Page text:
Dr. Van der Kolk, a trauma researcher, states that our traumatic experiences are stored in our bodies. In essence, our bodies remember what happened to us even if our psyche does not have conscious awareness of the event. Therefore, he states, “it takes tremendous energy to keep functioning while carrying the memory of terror, and shame of utter weakness and vulnerability” (Van der Kolk, 2014). Without realizing it, we are carrying the emotional heaviness of our unhealed wounds in every encounter we have. The energy we spend in doing that takes away from the energy we can put toward things that bring joy, happiness, and fulfillment in our lives.
So, how do we heal from our traumatic past?
The path to healing our past is to bring our awareness to our pain, creating a relationship with our emotions, and allowing ourselves to fully feel whatever emotions exists within us. In essence, we are not trying to fix a feeling or get rid of an emotion; we want to be in relationship to it. This can be a very difficult process to do alone, especially since the feelings that we avoid are the ones that terrorize our whole system. Therapy can provide the safety to revisit our past traumas, to feel the feelings associated with the trauma in a way that feels manageable and does not leave us further traumatized. The relationship with our therapist can also restore our shattered sense of safety, given that trauma disrupts our sense of safety in the world.
Whatever way we have been dealing with our traumatic past, it is important to note that we were trying to cope and adapt to our environment the best way we knew. Dr. Van der Kolk asserts that to fully heal from our past wounds, we need to inhabit all dimensions of ourselves. This means that not only do we need to create awareness and a relationship to our emotions, but we also need to come back to our bodies.
To break away from the tyranny of our past, we need to integrate our mind and body. Moving away from a dissociated relationship to our bodies can be difficult. Creating awareness of our bodies means feeling the gnawing discomfort that lives within us. Often times, as we turn to our bodies we can become aware of how unaware we are of how we’re feeling. Our trauma led to a mistrust of our bodies and to our gut feelings. This mistrust can make us inaccurately perceive threat in our environment or overlook actual threat, creating an overall antagonistic relationship with our bodies.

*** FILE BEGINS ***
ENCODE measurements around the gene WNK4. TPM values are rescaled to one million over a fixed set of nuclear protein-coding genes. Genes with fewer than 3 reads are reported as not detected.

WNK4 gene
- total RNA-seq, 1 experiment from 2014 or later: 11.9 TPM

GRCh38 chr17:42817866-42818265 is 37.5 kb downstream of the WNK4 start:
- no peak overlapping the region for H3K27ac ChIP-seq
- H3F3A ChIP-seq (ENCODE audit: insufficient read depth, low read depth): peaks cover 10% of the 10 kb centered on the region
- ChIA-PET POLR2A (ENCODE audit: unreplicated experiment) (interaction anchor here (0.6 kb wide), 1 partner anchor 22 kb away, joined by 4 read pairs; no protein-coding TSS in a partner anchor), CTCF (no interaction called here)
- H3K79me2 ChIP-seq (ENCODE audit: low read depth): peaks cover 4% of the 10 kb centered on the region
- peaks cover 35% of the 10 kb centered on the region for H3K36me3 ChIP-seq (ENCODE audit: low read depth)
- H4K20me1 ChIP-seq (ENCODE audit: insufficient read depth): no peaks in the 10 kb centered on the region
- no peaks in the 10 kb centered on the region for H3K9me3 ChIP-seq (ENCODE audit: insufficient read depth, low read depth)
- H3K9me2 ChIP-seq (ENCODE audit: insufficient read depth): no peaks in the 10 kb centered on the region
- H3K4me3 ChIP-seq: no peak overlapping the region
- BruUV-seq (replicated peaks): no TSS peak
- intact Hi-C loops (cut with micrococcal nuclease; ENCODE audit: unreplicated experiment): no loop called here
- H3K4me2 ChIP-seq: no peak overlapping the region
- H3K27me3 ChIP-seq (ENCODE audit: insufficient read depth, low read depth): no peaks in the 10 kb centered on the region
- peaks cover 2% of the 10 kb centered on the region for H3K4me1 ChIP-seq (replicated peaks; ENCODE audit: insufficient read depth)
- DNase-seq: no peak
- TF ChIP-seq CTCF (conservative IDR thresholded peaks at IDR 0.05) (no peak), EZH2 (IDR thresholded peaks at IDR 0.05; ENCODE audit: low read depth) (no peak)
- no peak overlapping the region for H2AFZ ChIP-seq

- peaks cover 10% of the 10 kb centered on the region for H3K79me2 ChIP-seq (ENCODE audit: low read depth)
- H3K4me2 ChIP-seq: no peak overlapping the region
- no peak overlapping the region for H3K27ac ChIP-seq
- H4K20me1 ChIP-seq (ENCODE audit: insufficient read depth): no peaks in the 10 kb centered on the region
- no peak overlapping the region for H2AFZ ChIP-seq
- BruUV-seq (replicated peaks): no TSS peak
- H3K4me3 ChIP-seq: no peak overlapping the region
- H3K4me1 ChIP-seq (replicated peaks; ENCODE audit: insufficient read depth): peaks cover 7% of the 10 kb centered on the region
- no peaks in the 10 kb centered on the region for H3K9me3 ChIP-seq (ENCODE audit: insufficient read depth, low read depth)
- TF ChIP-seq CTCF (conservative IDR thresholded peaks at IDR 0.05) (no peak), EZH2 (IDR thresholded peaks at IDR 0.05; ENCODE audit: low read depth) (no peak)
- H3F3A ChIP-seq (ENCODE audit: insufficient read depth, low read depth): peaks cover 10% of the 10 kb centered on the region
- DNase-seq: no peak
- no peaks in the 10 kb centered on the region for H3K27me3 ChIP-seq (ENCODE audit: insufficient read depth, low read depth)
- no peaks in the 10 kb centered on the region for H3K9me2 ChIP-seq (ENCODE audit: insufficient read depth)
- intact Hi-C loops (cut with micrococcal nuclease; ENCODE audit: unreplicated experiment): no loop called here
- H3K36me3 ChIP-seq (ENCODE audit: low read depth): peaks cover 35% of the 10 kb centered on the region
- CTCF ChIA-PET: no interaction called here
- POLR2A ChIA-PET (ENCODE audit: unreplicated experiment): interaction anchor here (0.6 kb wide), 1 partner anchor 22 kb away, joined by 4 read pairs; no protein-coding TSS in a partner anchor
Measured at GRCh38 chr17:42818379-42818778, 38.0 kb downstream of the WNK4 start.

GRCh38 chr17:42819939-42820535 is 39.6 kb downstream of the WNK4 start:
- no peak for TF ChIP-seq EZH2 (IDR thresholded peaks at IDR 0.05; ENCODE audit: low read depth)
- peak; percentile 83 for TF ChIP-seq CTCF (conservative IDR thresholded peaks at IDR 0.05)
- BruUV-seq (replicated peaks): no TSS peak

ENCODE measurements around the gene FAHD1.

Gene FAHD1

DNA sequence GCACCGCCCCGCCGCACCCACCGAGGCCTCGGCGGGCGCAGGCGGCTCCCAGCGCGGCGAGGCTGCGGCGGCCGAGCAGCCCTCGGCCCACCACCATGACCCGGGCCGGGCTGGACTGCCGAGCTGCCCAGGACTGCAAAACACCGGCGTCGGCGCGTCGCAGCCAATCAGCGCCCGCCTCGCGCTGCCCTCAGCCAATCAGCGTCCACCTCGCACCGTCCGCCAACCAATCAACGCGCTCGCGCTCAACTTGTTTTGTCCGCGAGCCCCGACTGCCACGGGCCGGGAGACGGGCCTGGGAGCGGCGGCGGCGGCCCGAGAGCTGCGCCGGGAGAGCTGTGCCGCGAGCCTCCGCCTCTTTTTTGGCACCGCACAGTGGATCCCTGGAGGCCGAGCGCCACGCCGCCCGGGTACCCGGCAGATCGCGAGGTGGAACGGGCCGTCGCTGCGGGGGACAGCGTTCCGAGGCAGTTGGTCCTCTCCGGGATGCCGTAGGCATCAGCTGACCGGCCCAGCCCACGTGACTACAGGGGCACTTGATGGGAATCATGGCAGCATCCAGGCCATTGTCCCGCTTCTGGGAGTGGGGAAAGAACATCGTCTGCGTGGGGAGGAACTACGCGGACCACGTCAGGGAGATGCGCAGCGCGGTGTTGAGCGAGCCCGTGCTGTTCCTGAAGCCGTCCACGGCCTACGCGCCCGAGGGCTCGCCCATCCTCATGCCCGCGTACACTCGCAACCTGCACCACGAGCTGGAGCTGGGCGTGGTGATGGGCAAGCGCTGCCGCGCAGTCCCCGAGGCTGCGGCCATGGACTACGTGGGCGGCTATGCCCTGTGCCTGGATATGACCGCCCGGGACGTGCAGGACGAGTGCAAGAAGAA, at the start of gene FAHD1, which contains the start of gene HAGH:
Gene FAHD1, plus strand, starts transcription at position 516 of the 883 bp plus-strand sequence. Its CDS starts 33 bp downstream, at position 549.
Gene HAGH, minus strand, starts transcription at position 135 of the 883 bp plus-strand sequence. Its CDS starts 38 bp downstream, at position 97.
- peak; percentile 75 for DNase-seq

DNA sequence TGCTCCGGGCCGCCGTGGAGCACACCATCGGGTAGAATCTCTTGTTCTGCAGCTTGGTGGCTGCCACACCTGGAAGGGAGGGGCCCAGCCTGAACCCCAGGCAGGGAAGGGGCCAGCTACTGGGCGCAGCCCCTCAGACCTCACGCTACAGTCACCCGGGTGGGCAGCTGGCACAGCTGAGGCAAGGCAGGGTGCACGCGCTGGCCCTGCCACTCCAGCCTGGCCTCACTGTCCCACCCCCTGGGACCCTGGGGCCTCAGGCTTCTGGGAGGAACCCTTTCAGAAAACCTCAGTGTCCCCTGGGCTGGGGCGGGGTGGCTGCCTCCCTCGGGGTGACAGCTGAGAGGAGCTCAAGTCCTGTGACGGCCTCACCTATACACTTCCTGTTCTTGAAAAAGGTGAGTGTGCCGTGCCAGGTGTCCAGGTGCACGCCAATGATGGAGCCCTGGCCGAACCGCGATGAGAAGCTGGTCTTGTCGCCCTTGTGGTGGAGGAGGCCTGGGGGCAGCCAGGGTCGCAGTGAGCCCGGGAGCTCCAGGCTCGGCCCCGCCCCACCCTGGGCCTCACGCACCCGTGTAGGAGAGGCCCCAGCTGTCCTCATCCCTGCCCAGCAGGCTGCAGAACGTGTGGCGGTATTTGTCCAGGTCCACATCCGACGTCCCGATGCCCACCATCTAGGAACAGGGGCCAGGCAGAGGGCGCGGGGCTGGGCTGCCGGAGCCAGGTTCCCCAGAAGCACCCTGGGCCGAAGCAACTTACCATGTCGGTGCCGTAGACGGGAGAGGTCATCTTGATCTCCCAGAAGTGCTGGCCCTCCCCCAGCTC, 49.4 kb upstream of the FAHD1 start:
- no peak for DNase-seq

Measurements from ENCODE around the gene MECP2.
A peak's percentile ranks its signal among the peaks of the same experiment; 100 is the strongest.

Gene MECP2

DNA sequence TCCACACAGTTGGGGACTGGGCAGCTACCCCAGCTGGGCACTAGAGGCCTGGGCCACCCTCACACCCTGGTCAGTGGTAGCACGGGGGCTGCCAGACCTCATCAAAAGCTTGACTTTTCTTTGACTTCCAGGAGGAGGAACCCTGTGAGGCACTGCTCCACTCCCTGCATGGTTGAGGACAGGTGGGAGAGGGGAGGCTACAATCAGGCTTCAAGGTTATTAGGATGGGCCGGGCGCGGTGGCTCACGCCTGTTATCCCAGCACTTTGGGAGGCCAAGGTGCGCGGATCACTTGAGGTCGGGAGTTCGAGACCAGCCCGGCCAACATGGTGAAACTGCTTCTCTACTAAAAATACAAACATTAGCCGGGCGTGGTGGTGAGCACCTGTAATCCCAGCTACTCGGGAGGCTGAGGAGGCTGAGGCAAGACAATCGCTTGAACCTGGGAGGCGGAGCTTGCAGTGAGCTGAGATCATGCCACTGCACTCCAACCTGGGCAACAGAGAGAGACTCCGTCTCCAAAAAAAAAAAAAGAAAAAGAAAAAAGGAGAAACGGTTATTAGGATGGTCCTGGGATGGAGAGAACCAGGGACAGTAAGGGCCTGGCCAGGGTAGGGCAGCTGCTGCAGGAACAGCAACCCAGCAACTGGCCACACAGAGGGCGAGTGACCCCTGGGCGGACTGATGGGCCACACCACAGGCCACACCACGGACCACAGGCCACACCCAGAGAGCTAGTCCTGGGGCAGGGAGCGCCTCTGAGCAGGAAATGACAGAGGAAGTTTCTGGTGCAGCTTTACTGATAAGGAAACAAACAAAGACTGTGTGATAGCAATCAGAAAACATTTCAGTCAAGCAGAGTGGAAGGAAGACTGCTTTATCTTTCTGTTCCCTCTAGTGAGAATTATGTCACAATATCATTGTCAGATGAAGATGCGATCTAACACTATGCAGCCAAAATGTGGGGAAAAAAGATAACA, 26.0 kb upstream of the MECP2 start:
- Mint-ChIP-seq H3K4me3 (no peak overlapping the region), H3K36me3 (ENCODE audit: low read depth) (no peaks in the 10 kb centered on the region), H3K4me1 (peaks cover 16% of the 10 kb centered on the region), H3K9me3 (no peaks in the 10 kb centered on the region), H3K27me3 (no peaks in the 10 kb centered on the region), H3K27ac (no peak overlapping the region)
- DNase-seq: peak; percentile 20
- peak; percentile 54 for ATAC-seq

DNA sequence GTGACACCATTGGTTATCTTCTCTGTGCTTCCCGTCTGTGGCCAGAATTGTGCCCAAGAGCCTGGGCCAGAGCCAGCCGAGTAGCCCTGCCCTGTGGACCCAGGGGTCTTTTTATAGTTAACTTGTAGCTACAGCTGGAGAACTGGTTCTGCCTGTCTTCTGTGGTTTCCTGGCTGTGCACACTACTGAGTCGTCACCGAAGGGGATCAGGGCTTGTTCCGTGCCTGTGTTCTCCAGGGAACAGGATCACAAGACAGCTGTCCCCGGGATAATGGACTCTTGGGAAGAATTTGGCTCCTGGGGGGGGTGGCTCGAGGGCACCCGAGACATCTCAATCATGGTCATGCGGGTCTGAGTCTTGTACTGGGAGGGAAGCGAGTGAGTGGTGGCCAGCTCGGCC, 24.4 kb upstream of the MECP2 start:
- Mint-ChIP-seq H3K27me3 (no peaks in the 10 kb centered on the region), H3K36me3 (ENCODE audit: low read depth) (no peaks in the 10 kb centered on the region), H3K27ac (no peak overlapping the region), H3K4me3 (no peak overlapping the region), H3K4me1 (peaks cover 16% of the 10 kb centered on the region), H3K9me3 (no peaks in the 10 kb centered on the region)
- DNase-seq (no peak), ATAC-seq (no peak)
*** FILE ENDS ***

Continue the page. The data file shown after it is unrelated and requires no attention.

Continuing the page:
How do we move away from this dissociation and antagonistic relationship with our bodies?
We must befriend our bodies, and all the sensations that live within us. We need to become aware of how our bodies respond to our environment. If Charlie tuned into his body, he may become aware that every time he senses his partner being remotely critical of him, he tenses up and becomes defensive. In addition to therapy where we can learn to tolerate and befriend the sensorial counterparts within us, we can incorporate physical activities that enable us to slow down and tune in with ourselves. For example, yoga practices are an excellent way to connect with our bodies. Dance can also be a great way to give expression to the emotions that live within us.
Living in our bodies both makes us confront our emotions, but it is also our only way to feel alive.
We all experience trauma throughout our lives, although the type and severity varies from person to person. Although we didn’t have control over the occurrence of the traumatic experience, we now have the capacity to heal ourselves from the continual re-experiencing of the tyranny we once faced. Although the perpetrator of our deepest wounds may not be in our lives or may no longer be alive, the trauma we once experienced can be on replay in our minds until we heal our pain. And herein lies our power. We have the capacity to free ourselves from the continual reliving of terror. The path is not easy, as I can attest from both personal and professional experience, but it is possible. It is important to remember that it takes tremendous strength to live through and survive a trauma. Channeling this strength to turn inward can be our guide in our path toward emotional freedom from a traumatic past.
Van der Kolk, B. (2014). The body keeps the score: Brain, mind, and body in the healing of trauma. New York, New York: Penguin Books.